Use of saffron, cumin, and coriander. Coriander is rarely found in traditional Spanish cuisine but is very popular in Portugal, especially in dishes from Alentejo; some food writers relate this use to African influences. Saffron is used both to color and to flavor rice dishes, legume stews, and meat casseroles. Cumin seasons some legume stews, sausages, and dishes of meat or fish.

Spiced stews made from chickpeas, lentils, and fresh or dried broad beans. Examples of such legume and bean stews include potaje de garbanzos, potaje de lentejas, fava rica, and favas con coentro. The consumption of broad beans, however, has diminished during the last sixty years. Bulgur, or cracked wheat, is still included in some dishes from the Alpujarras region in Andalusia.

Savory or sweet porridges, made from different grain flours. These porridges, such as gachas and papas, were also the basis of Roman cuisine.

Dishes made with breadcrumbs or slices of bread. Breadcrumbs or torn-up slices of bread are used for thickening and giving texture to many varieties of gazpacho and other kinds of soups (açorda, sopa de ajo, ensopados, and sopas secas ). Breadcrumbs are also the main ingredient in migas, a traditional and popular dish. There are some factors that relate the recipe for migas, in its Andalusian version, to the recipe for couscous. The first element is the way in which migas are cooked. A sort of steam cooking is produced through the sauteeing and continuous stirring of the semolina or the crumbs (these are previously soaked and drained) and gives a golden and granulated appearance to the dish. Migas, similarly to couscous, serve as the base for a wide range of other ingredients such as fresh fruit, fried vegetables, fried or roasted fish or sausages, and even sweets. Finally, migas, like couscous, are eaten from the pan in which they were prepared; the pan is placed on the table, and the whole family eats from it.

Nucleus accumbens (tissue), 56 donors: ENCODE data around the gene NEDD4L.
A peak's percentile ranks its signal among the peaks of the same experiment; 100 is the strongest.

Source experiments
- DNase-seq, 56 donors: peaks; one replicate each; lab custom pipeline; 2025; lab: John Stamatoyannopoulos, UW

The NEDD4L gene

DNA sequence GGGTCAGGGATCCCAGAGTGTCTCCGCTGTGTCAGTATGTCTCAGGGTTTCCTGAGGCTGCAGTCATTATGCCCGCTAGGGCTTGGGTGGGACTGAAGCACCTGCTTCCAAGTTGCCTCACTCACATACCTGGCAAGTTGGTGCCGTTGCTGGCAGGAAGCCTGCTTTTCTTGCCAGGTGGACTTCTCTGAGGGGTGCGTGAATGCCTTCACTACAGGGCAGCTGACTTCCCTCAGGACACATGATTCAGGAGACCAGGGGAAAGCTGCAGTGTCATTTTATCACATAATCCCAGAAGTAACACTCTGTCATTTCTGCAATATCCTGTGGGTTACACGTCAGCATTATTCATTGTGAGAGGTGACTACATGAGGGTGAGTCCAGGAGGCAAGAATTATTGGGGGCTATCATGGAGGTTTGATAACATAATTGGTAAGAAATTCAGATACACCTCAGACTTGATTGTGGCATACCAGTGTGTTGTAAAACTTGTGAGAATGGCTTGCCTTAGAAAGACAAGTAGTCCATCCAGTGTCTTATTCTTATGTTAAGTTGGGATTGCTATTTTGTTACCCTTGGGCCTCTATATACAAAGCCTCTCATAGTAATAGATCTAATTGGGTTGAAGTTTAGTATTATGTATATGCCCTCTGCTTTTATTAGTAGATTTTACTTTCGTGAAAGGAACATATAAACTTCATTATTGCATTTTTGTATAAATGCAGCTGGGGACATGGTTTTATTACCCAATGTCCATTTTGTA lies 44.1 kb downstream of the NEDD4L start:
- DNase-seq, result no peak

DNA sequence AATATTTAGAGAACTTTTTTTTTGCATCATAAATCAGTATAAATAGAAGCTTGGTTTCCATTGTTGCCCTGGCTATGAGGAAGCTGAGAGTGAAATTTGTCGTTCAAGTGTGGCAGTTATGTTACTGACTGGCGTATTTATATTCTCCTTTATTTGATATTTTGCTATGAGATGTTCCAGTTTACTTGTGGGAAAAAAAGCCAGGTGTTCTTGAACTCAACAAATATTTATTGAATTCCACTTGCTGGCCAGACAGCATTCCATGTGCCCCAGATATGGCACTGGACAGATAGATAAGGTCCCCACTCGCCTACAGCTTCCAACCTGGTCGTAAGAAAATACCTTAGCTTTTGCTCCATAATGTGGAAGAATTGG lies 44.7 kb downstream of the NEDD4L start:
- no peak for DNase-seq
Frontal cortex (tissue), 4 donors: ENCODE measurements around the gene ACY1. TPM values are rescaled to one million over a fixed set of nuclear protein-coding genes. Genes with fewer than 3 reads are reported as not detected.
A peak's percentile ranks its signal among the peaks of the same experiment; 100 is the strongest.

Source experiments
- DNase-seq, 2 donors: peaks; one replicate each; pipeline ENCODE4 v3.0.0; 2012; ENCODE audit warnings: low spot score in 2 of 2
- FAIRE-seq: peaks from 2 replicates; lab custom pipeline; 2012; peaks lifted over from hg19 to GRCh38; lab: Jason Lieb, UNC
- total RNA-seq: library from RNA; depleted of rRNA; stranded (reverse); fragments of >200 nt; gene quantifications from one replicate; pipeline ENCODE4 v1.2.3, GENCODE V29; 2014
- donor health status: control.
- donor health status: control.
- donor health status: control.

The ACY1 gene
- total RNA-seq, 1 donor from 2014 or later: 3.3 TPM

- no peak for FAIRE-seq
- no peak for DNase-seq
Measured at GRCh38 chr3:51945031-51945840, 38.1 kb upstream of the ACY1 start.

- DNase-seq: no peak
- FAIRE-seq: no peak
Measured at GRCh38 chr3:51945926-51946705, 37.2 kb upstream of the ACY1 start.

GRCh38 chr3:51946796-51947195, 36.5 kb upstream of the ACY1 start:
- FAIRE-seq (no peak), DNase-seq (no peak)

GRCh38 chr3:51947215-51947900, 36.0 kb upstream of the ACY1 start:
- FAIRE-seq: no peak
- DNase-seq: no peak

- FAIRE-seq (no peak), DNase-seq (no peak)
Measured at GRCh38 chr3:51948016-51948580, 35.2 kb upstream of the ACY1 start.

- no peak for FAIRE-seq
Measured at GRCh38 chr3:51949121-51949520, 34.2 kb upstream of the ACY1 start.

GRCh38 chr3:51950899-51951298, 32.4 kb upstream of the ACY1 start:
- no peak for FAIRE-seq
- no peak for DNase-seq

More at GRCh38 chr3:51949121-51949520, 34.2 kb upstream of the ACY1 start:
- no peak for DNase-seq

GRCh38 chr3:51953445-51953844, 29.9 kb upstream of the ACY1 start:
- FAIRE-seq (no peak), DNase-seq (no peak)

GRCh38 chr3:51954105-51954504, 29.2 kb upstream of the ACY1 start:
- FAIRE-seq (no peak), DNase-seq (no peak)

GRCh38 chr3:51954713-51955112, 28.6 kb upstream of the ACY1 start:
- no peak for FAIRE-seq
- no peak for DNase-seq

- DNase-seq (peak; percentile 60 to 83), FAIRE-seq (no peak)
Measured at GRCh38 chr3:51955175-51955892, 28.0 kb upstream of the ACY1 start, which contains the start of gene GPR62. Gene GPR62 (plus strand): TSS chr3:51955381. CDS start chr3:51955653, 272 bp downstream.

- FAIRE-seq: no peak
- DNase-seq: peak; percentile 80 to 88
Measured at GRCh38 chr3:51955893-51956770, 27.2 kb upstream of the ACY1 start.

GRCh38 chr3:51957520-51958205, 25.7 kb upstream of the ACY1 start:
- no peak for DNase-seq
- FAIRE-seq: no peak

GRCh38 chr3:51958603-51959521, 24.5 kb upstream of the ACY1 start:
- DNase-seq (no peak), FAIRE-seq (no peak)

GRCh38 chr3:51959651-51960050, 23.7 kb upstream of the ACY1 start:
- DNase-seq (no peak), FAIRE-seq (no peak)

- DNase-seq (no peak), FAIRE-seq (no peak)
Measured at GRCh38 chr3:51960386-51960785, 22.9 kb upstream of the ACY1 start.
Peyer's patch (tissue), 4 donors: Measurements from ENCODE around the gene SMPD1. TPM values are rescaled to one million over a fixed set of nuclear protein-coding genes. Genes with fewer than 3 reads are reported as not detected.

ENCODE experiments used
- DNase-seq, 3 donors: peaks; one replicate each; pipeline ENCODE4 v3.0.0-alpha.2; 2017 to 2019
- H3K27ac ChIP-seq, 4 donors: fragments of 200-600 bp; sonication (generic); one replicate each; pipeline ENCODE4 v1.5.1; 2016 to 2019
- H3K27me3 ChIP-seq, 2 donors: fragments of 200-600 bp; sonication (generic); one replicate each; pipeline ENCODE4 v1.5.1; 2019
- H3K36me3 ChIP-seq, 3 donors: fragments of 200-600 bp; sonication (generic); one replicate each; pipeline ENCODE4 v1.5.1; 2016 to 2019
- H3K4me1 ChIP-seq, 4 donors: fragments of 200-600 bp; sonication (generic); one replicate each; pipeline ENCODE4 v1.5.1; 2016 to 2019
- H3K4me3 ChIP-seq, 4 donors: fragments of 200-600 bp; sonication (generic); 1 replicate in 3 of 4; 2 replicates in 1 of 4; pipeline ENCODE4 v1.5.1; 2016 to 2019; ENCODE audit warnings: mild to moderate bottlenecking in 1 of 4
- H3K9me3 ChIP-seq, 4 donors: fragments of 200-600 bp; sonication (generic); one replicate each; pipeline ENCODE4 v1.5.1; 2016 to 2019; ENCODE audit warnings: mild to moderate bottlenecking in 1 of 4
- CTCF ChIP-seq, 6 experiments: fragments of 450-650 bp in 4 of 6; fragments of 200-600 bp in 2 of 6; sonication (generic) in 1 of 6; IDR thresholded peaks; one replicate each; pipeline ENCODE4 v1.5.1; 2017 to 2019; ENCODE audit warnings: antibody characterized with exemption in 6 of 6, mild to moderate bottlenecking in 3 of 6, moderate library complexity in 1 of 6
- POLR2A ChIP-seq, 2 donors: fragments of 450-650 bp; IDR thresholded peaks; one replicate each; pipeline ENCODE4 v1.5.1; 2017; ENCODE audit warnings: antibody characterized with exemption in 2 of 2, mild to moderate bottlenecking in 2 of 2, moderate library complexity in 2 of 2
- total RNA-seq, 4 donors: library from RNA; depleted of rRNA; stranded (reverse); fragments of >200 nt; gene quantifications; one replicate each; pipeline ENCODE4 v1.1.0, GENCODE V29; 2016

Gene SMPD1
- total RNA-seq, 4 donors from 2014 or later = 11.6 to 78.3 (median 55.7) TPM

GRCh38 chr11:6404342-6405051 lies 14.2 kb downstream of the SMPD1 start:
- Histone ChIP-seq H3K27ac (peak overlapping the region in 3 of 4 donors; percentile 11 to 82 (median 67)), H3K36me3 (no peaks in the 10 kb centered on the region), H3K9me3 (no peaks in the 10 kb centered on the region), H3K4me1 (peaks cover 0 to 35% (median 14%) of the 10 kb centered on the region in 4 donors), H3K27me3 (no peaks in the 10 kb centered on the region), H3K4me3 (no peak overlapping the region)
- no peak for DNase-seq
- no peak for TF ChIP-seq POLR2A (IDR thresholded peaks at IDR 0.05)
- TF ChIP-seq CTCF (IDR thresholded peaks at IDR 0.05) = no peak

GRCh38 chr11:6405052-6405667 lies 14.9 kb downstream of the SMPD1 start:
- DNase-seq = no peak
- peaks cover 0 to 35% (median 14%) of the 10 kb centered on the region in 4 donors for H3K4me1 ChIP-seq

Spiced fritters and desserts. Various doughnutlike fritters (buñuelos, boladinhos, roscos, filhós, pestiños ) and desserts (alcorza, alfeñique, alajú, nougat, and marzipan) are made by combining honey or sugar, egg yolks, cinnamon, and sometimes ground almonds.

Other popular foods and dishes. Flatbreads, either baked (pão estentido ) or fried (pão de sertã, torta ), stuffed eggs, stuffed eggplants, vermicelli stew, spiced meatballs, shish kebabs (pinchos morunos, espetada ), and quince paste are current Iberian foods also mentioned in Arab cookbooks.

See also Africa: North Africa ; Couscous ; France ; Islam ; Italy .


Bolens, Lucie. La cuisine andalouse, un art de vivre: XieXIIIe siècle. [Andalusian cuisine, an art of living: 11th13th centuries]. Paris: Albin Michel, 1990.

García, Expiración. "La alimentación en la Andalucía Islámica: Estudio histórico y bromatológico" [Food in Islamic Andalusia: An historical and dietetic study]. Andalucía Islámica, 23 (19811982): 139177 and 45 (19831986): 237278.

Marín, Manuela. "Cuisine d'Orient, cuisine d'Occident." [Eastern cuisine, Western cuisine]. Médiévales 33 (1997): 921.

Teresa de Castro

A Link Between migas and Couscous

Southern Spain's Migas, a dish of sautéed breadcrumbs or semolina, are a derivative of couscous, a staple dish of steamed semolina. The following is an excerpt from A Recipe from an Anonymous Andalusian Cookbook of the Thirteenth Century, translated by Charles Perry:

I have seen a couscous made with crumbs of the finest white breadfor this one you take crumbs and rub with the palm on the platter, as one rubs the soup, and let the bread be neither cold nor very hot; put it in a pierced pot and when its steam has left, throw it on the platter and rub with fat or moisten with the broth of the meat prepared for it.